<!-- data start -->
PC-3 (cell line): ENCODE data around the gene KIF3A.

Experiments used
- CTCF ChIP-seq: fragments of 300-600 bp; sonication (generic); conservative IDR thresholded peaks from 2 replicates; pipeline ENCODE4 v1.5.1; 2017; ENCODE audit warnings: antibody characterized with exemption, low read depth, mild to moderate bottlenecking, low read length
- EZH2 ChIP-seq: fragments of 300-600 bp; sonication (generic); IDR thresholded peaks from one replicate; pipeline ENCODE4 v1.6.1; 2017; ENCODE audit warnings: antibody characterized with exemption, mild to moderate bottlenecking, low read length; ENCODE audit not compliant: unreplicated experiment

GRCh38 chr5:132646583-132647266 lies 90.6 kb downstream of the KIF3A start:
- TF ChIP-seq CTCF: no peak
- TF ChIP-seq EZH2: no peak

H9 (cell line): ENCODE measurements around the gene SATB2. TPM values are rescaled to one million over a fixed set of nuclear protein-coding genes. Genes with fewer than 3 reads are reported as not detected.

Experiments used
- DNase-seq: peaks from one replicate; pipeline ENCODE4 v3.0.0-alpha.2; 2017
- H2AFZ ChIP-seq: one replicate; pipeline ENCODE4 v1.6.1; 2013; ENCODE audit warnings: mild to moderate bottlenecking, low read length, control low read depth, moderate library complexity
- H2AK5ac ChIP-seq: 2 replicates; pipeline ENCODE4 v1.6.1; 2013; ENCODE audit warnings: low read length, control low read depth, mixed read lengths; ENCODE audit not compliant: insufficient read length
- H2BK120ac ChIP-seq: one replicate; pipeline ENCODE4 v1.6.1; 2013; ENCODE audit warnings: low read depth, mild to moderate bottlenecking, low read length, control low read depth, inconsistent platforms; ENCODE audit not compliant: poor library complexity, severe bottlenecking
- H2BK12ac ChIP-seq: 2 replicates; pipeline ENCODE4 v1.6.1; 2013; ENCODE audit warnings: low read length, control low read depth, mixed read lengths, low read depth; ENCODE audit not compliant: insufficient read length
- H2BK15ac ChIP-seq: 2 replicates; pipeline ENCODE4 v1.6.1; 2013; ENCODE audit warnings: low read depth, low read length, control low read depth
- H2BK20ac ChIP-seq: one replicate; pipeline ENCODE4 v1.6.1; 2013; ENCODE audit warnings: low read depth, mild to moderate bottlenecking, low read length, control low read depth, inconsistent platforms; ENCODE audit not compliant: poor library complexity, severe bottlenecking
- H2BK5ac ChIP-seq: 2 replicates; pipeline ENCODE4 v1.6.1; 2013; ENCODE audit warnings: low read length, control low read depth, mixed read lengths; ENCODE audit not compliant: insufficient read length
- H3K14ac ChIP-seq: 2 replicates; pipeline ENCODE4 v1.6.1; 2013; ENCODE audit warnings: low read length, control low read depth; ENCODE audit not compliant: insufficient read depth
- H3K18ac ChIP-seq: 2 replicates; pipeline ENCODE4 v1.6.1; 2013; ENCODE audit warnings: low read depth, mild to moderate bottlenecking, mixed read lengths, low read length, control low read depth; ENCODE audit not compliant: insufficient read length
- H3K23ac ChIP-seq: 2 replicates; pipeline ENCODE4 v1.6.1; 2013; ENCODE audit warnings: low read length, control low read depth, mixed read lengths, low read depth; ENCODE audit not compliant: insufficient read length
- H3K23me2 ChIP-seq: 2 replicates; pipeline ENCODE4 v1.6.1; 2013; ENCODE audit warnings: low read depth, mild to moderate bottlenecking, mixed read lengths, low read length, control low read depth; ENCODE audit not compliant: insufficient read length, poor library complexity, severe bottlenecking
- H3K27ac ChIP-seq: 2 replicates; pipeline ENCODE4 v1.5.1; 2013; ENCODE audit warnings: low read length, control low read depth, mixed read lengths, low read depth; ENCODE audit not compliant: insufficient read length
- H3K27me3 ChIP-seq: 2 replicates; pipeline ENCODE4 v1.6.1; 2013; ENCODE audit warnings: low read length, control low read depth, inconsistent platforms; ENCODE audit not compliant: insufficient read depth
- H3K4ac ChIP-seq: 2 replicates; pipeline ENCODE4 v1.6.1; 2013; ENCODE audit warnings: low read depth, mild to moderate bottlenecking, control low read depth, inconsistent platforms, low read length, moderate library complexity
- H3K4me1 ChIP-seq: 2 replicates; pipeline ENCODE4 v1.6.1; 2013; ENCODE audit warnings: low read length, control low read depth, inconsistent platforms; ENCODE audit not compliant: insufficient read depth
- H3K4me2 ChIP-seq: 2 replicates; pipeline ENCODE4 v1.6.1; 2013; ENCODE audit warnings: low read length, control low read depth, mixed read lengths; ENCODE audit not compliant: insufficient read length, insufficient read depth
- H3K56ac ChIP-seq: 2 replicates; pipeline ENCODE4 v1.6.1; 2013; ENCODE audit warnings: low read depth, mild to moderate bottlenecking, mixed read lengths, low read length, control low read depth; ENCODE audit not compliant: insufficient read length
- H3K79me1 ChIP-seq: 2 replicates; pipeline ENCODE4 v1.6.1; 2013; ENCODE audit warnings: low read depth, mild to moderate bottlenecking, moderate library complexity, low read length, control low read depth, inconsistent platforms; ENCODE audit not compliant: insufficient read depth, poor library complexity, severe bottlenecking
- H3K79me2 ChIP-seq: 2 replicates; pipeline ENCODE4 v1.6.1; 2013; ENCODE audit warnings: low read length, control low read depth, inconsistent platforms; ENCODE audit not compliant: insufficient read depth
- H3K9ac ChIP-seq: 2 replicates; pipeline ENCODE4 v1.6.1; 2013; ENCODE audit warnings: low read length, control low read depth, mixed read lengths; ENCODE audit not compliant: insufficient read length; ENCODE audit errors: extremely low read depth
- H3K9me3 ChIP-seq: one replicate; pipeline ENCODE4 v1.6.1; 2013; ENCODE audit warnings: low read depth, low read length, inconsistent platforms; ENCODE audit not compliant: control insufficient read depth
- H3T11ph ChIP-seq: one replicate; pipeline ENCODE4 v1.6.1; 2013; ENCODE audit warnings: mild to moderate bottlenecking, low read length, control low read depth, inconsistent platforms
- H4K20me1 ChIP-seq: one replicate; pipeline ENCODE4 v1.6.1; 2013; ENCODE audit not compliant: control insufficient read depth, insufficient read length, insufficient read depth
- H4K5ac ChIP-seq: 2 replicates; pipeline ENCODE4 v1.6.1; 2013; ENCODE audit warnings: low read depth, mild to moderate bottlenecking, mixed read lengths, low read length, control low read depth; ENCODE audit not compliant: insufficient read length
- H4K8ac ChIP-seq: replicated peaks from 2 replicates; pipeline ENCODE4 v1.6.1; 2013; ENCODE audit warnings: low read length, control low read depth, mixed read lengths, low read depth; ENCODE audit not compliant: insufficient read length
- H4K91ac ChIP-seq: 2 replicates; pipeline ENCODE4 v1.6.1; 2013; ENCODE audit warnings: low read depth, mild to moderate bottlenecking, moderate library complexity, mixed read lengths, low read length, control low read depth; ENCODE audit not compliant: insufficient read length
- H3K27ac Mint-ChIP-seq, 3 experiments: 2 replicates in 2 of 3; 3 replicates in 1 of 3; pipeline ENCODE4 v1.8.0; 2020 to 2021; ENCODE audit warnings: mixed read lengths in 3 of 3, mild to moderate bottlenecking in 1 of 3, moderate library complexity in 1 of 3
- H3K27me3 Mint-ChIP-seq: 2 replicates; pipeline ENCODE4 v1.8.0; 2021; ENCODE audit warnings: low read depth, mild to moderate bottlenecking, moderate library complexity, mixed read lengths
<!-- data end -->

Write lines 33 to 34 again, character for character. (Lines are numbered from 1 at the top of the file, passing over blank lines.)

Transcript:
- H4K20me1 ChIP-seq: one replicate; pipeline ENCODE4 v1.6.1; 2013; ENCODE audit not compliant: control insufficient read depth, insufficient read length, insufficient read depth
- H4K5ac ChIP-seq: 2 replicates; pipeline ENCODE4 v1.6.1; 2013; ENCODE audit warnings: low read depth, mild to moderate bottlenecking, mixed read lengths, low read length, control low read depth; ENCODE audit not compliant: insufficient read length